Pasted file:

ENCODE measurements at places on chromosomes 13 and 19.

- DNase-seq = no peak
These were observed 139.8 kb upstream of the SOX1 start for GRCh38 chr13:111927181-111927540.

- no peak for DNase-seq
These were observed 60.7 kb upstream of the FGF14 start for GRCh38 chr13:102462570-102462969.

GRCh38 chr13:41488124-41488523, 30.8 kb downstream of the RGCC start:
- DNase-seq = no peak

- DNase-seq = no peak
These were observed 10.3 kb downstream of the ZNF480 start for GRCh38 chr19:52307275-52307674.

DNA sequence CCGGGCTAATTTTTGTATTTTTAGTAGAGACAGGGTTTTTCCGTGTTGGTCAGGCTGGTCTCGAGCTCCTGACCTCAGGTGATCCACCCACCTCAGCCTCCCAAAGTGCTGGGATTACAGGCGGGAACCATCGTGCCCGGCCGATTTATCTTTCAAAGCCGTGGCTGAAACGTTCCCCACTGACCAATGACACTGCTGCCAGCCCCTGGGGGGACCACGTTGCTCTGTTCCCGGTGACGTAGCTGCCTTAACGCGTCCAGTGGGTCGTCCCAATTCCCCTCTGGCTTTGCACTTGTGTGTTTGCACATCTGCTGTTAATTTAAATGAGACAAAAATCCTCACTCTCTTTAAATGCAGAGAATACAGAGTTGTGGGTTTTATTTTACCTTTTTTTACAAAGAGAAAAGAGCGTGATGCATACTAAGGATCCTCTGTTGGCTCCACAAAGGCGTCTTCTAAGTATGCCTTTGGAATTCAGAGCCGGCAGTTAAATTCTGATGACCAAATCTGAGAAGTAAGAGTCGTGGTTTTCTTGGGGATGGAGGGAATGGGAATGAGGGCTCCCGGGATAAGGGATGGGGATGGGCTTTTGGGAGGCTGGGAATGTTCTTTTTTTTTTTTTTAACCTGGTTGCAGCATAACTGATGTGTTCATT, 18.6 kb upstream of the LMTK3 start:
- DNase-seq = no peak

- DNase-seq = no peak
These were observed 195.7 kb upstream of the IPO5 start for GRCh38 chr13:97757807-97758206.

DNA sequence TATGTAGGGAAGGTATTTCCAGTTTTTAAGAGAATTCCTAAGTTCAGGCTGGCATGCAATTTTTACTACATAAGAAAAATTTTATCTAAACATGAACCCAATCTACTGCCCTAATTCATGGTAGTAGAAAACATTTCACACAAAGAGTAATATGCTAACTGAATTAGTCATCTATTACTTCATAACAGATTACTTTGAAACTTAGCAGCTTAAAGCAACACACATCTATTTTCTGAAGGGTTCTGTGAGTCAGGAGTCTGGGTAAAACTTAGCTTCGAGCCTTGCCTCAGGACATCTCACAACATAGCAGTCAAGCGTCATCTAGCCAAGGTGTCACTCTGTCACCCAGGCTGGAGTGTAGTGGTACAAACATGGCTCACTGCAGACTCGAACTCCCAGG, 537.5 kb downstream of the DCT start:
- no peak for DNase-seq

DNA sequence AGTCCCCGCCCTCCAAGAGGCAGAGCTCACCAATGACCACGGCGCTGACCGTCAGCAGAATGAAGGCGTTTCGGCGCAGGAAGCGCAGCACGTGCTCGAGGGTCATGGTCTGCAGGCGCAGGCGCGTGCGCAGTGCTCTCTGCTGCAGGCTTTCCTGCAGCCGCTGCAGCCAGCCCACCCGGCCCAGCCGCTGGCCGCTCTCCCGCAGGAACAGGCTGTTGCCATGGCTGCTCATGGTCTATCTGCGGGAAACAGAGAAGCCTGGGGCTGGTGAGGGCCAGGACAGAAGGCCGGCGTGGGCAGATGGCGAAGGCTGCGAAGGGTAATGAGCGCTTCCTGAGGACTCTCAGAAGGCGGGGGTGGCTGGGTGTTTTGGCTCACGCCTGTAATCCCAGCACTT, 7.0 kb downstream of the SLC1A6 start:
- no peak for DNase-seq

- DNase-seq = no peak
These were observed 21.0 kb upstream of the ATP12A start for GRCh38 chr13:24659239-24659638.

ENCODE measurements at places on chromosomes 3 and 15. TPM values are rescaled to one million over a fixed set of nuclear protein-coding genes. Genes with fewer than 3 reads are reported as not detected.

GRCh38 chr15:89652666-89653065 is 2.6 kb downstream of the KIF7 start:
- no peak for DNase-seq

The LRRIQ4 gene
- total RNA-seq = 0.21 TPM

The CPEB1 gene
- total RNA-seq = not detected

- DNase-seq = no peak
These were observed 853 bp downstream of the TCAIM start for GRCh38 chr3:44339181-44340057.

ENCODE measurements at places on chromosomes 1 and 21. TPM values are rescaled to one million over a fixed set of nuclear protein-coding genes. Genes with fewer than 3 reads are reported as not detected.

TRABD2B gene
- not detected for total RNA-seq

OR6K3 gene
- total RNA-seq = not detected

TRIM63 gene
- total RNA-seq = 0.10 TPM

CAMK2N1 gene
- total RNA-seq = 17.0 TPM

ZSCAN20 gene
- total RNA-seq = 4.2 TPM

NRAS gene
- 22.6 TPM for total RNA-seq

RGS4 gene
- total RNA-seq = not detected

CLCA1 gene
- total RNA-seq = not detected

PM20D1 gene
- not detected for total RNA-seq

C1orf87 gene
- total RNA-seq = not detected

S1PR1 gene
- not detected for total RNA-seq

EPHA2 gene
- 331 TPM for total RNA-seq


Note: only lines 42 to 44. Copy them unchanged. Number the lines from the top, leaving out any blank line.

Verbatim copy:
RGS4 gene
- total RNA-seq = not detected

CLCA1 gene